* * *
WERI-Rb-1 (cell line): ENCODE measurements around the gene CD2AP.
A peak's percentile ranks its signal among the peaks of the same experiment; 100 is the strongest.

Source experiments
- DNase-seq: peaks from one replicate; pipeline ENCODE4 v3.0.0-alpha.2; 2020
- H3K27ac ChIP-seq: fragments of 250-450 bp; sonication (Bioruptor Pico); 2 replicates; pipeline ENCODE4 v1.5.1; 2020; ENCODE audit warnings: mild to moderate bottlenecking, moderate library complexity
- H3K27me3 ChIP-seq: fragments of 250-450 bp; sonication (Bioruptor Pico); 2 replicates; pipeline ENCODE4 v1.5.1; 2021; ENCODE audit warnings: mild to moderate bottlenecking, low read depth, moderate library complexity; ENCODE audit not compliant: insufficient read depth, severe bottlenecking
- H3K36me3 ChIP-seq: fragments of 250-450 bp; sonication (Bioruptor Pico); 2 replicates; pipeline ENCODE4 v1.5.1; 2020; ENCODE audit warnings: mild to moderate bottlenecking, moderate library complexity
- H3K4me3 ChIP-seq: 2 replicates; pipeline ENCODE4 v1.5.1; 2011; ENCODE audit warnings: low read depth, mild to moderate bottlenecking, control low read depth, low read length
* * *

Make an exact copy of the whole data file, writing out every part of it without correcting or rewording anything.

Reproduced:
WERI-Rb-1 (cell line): ENCODE measurements around the gene CD2AP.
A peak's percentile ranks its signal among the peaks of the same experiment; 100 is the strongest.

Source experiments
- DNase-seq: peaks from one replicate; pipeline ENCODE4 v3.0.0-alpha.2; 2020
- H3K27ac ChIP-seq: fragments of 250-450 bp; sonication (Bioruptor Pico); 2 replicates; pipeline ENCODE4 v1.5.1; 2020; ENCODE audit warnings: mild to moderate bottlenecking, moderate library complexity
- H3K27me3 ChIP-seq: fragments of 250-450 bp; sonication (Bioruptor Pico); 2 replicates; pipeline ENCODE4 v1.5.1; 2021; ENCODE audit warnings: mild to moderate bottlenecking, low read depth, moderate library complexity; ENCODE audit not compliant: insufficient read depth, severe bottlenecking
- H3K36me3 ChIP-seq: fragments of 250-450 bp; sonication (Bioruptor Pico); 2 replicates; pipeline ENCODE4 v1.5.1; 2020; ENCODE audit warnings: mild to moderate bottlenecking, moderate library complexity
- H3K4me3 ChIP-seq: 2 replicates; pipeline ENCODE4 v1.5.1; 2011; ENCODE audit warnings: low read depth, mild to moderate bottlenecking, control low read depth, low read length